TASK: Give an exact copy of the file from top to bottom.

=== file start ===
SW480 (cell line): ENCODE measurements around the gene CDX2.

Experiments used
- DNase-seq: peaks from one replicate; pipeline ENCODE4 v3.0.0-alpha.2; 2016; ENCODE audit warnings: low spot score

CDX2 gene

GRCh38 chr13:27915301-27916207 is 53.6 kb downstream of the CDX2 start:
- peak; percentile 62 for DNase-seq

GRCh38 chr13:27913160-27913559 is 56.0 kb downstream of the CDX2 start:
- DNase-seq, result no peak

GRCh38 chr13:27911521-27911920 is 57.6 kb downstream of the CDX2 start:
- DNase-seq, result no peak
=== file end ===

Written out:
SW480 (cell line): ENCODE measurements around the gene CDX2.

Experiments used
- DNase-seq: peaks from one replicate; pipeline ENCODE4 v3.0.0-alpha.2; 2016; ENCODE audit warnings: low spot score

CDX2 gene

GRCh38 chr13:27915301-27916207 is 53.6 kb downstream of the CDX2 start:
- peak; percentile 62 for DNase-seq

GRCh38 chr13:27913160-27913559 is 56.0 kb downstream of the CDX2 start:
- DNase-seq, result no peak

GRCh38 chr13:27911521-27911920 is 57.6 kb downstream of the CDX2 start:
- DNase-seq, result no peak